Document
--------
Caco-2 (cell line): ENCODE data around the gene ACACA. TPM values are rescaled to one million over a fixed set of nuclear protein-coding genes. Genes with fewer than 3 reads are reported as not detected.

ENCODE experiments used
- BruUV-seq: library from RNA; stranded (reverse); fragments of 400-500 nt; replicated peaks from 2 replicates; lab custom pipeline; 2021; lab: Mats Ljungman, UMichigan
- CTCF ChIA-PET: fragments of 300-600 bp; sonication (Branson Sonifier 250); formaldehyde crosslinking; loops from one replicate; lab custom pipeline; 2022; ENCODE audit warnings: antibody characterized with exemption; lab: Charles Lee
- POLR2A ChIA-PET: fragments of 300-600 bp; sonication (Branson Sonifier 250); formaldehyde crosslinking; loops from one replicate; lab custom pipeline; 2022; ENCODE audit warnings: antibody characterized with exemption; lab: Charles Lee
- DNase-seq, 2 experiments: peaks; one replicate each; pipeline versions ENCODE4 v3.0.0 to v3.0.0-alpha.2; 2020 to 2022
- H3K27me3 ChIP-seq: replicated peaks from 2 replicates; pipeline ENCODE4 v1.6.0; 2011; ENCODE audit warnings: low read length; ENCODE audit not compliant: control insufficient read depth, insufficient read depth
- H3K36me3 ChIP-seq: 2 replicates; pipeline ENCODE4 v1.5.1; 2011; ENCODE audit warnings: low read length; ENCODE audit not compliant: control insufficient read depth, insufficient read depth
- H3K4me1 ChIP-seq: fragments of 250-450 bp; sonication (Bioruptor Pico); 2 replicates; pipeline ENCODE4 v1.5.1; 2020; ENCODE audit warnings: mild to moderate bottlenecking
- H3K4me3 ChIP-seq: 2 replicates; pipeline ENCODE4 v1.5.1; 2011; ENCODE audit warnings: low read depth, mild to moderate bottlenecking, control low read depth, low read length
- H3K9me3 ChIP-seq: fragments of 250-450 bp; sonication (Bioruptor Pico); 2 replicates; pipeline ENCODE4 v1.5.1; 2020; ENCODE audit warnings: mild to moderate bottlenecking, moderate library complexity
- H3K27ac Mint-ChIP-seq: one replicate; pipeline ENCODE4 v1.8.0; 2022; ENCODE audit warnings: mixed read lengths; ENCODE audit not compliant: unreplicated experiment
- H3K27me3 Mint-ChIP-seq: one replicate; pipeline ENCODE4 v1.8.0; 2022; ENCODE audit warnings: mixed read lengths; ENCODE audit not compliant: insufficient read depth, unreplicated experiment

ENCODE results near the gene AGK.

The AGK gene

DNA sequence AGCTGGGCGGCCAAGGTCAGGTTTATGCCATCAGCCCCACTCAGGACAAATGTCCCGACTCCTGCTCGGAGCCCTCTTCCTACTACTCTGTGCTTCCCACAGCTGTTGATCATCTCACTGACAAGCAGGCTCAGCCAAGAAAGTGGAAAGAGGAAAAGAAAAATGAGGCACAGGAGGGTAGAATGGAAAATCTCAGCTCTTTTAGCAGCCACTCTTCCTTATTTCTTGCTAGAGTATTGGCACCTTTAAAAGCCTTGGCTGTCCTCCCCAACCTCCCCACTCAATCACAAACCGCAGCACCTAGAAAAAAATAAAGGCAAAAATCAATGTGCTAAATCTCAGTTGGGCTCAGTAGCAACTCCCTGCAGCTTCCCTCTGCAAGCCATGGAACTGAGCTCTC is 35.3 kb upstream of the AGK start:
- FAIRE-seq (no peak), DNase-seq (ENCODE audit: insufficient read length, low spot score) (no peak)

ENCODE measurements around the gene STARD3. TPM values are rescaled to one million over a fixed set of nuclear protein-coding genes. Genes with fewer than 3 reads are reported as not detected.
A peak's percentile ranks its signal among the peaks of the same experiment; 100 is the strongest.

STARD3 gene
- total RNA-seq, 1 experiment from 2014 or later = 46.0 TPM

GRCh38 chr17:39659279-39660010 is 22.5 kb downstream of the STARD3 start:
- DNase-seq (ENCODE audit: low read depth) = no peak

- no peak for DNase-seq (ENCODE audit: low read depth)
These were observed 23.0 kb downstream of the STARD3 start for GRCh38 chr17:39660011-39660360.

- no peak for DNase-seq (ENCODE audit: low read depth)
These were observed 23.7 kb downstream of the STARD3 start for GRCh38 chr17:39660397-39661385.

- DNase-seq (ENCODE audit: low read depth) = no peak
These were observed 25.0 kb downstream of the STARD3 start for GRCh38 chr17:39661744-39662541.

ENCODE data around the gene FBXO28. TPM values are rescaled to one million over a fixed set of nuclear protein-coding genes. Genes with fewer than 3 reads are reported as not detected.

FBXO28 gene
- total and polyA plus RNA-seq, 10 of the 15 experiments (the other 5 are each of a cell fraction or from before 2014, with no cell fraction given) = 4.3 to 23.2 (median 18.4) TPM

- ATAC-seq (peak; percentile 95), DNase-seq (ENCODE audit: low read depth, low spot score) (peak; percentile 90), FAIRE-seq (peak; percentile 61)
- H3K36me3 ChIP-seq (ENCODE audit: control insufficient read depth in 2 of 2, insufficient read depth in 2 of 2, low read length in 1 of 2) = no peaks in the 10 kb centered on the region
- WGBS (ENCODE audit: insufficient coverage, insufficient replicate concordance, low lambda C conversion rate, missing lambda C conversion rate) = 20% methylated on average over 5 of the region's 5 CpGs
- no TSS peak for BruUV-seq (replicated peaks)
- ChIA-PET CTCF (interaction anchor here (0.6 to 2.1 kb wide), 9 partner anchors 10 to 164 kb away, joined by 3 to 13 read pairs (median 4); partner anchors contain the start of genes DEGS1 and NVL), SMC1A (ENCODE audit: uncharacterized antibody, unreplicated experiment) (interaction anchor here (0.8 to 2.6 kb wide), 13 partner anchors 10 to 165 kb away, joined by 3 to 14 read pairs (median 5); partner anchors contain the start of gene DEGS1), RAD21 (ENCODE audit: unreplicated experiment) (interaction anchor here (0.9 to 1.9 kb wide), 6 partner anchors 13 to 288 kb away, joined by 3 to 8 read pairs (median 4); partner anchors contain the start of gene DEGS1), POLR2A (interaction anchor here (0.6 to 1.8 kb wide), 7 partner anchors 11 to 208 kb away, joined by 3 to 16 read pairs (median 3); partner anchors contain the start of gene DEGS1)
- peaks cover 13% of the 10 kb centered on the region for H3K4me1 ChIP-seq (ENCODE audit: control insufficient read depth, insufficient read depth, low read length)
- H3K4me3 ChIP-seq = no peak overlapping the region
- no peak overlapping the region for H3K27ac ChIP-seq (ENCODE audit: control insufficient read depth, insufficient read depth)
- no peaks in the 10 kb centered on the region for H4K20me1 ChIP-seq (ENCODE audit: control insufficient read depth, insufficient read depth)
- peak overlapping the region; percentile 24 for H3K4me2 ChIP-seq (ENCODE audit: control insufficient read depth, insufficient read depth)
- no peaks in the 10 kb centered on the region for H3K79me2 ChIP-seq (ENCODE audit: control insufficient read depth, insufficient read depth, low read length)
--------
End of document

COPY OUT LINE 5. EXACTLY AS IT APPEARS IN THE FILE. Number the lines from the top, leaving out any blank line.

- POLR2A ChIA-PET: fragments of 300-600 bp; sonication (Branson Sonifier 250); formaldehyde crosslinking; loops from one replicate; lab custom pipeline; 2022; ENCODE audit warnings: antibody characterized with exemption; lab: Charles Lee